The short answer – Yes! Of course you can!
If swimming isn’t one of your best skills, not to worry, that’s what life jackets are made for.
90% of the time when you’re kayaking you’re never really IN the water anyway so don’t fret.
Kayaking is a sport or hobby anyone can enjoy and shouldn’t be put off of the idea that you need to be able to swim!
Even the greatest sailboat captains don’t know how to swim!
Wearing a life jacket
Whenever you are kayaking, it’s always good practice to wear a lifejacket or a PFD (Personal Floatation Device). If you’re kayaking with an instructor, you will be advised to wear a life jacket anyway.
Having a lifejacket on you though doesn’t require you to swim to stay afloat; the lifejacket does all this for you!
You’re basically unsinkable when wearing one!
You could literally stay in the water for hours without even having to move your arms.
Lifejackets are made of Nylon and polyvinyl chloride foam –these are very durable and buoyant materials that simply help you to stay afloat.
They come in a variety of sizes, colours and fits so you’ll have no problem in finding a lifejacket for your size.
Wetsuits also do play a small role in keeping you afloat.
The neoprene material used in wetsuits have buoyant properties to them which will give you that added bit of floatation and peace of mind knowing you won’t sink.
So just how safe is kayaking for non-swimmers?
As I said, when your kayaking it is best to have a lifejacket on you at all times so you don’t need to be able to swim.
The kayak itself though is very safe, stable and sturdy.
Kayaks are designed to hold a fair amount of weight above the water’s surface. They go through rigorous testing to make sure that they are completely reliable and pass industry tests so that you can kayak safely on any water type.
I feel that with non-swimmers, it tends to be the fear of being out on open water that stops them from trying out kayaking.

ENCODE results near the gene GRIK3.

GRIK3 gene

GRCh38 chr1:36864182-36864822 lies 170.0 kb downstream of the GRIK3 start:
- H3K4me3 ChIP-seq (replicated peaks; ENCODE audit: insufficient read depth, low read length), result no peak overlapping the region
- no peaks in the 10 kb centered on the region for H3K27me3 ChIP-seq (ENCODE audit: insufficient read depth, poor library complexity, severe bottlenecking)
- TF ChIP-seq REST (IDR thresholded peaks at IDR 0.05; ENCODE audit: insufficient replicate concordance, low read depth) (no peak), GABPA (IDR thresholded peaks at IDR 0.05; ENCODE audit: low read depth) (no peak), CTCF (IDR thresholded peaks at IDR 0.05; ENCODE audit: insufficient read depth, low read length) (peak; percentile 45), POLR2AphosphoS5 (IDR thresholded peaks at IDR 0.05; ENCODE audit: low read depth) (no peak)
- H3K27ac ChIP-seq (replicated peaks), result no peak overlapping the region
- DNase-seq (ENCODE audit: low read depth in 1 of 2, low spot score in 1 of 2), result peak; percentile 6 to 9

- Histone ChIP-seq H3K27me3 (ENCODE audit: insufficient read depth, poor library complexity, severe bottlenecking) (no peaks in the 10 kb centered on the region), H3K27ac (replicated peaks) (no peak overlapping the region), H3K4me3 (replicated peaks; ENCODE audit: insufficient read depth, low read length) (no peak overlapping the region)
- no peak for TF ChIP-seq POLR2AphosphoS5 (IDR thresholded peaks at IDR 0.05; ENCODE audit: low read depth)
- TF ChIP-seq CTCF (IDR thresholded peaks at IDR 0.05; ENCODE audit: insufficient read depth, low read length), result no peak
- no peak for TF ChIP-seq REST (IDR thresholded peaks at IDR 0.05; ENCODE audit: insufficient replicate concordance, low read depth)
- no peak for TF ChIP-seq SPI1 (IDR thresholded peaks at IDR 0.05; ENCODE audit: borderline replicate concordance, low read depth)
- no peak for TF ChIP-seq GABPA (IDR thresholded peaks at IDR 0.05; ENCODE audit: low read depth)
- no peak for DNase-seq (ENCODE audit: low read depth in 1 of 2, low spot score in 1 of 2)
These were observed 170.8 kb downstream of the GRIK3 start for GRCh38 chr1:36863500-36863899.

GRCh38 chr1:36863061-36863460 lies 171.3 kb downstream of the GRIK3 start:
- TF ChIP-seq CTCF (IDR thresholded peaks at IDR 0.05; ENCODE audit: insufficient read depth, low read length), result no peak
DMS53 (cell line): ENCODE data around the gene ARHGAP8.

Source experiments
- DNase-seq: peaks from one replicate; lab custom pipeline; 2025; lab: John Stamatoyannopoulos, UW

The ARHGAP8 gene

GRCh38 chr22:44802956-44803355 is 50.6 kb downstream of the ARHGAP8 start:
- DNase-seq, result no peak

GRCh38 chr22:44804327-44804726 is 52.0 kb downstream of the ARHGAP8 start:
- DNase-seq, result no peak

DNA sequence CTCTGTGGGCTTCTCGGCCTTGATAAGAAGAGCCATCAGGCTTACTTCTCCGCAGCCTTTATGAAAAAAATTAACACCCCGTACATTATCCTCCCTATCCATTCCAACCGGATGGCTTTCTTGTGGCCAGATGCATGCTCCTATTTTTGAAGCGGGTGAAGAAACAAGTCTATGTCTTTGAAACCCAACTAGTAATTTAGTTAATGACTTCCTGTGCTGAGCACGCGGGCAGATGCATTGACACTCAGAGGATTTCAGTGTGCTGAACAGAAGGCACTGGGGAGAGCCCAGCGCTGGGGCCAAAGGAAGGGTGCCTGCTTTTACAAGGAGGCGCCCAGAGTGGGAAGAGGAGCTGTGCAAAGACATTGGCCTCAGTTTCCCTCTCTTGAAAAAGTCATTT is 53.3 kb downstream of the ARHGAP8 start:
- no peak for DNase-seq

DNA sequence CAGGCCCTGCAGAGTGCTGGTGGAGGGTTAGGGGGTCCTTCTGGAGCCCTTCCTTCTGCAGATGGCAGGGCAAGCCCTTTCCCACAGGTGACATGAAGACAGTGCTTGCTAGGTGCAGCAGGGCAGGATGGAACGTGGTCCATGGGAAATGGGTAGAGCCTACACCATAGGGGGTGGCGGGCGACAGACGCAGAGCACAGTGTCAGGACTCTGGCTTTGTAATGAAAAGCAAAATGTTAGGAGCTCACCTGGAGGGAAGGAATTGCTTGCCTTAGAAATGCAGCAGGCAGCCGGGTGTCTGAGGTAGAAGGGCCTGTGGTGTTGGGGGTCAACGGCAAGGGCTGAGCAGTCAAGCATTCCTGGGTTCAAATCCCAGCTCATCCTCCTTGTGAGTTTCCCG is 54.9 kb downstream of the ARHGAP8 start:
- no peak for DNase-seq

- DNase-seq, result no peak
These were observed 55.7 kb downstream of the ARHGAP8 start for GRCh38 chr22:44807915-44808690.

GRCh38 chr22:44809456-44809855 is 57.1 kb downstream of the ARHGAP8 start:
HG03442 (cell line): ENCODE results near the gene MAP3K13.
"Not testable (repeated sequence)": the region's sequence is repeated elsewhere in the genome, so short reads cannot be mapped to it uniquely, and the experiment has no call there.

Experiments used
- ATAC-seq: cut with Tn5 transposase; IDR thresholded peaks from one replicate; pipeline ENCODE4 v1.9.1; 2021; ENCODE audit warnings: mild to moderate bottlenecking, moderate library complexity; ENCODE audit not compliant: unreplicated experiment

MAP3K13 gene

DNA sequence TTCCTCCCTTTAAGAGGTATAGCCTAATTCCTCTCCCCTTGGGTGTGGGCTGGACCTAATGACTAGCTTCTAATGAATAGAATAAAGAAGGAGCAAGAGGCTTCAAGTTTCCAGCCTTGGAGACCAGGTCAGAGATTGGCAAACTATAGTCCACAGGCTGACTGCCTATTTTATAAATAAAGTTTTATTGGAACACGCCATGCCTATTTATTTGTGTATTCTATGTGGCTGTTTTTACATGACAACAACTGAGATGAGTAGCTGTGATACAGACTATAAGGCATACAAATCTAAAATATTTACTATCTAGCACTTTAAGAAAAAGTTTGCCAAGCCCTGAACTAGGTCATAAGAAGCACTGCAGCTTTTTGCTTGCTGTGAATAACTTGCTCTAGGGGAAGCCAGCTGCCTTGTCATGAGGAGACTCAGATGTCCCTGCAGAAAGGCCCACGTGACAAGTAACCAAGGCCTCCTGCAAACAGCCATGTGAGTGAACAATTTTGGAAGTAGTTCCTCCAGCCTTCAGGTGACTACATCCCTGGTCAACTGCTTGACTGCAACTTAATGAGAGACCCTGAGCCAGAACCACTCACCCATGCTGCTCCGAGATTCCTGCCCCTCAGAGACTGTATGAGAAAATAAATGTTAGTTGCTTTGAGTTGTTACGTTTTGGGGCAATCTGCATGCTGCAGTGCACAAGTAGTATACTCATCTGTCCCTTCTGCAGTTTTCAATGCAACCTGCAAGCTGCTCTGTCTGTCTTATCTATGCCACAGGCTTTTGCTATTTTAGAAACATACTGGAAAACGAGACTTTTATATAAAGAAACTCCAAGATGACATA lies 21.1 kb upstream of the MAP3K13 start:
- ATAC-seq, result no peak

If you really do feel nervous about kayaking though, maybe try kayaking on calmer waters such as a lake or a slow moving river. You’ll be able to get a feel for the open water and realise just how easy it is.
Once you build up more confidence then, you can move onto rougher waters such as the sea or fast moving rivers.
Now, you probably have heard or seen times when a kayak does flip over. These are rare circumstances as long as you’re kayaking safely and not violently moving side to side.
However, on the off chance that you find that your kayak has overturned, there are a few techniques you should be aware of.
Escaping from a flipped over kayak
This is one of the main fears people find when kayaking is this fear of the kayak flipping or capsizing when you’re still inside.
Now, as much as this can seem like a scary thought, it is this exact thought that is scarier than the actual experience.
So, in this unlikely event that your kayak is to capsize and depending on the type of kayak you have, there are very easy ways to safely come to the water’s surface.
If you have a sit-on kayak, you won’t be actually inside the kayak so if they kayak flips, you’ll simply slide off and fall into the water. It’s just a matter of flipping the kayak back over again.
If you have a sit-in kayak, you’re lower half of your body will be in the actual body or hull of the kayak.
So, there are 2 ways you can easily and effectively escape:
This is a self-rescuing technique that allows you to flip your kayak back to the surface after it flips without having to come out of the kayak.
So, if you’re kayak flips and you’re upside down:
Relax, although it seems scary just try not to panic and think each step through
Lean forward towards the front of the kayak and move your paddle to one side of the kayak, just having it outside the water’s surface
Now start to sweep down with your paddle with a downward motion, this will start to process of you flipping upright.
At the same time now, force your knees and drive them into the top of the cockpit as you continue to sweep with the paddle
As you’re driving your knees into the cockpit and also sweeping, start to rotate your body on the same side you’re sweeping
With this one fluent motion, you’ll start to exit the water and come back to normal stance.
This is a technique used if you’re simply looking to exit the kayak and flip it around once you’re on top again.
Once you flip, again don’t panic – just think each step through
If you’re wearing a splash skirt, unclip it from the cockpit
Push yourself off the cockpit and flip your legs out of the kayak
Simply come to the surface and turn your kayak back around again
If you are ever in this position where the kayak flips on you, you just need to think on each step and remember not to panic.
An instructor will help to keep you right and talk you through each step but if you’re out on your own, these capsizing techniques will certainly help.
So don’t worry if swimming isn’t your strong suit. Being ontop or inside a kayak, you’ll rarely be in the actual water itself unless your kayak overturns which is unlikely.
Having a lifejacket on is there so you don’t need the ability to swim. It will keep you safe, afloat and well-visible.
If you have any questions at all, simply drop me a comment and I’ll get back to you as soon as I can.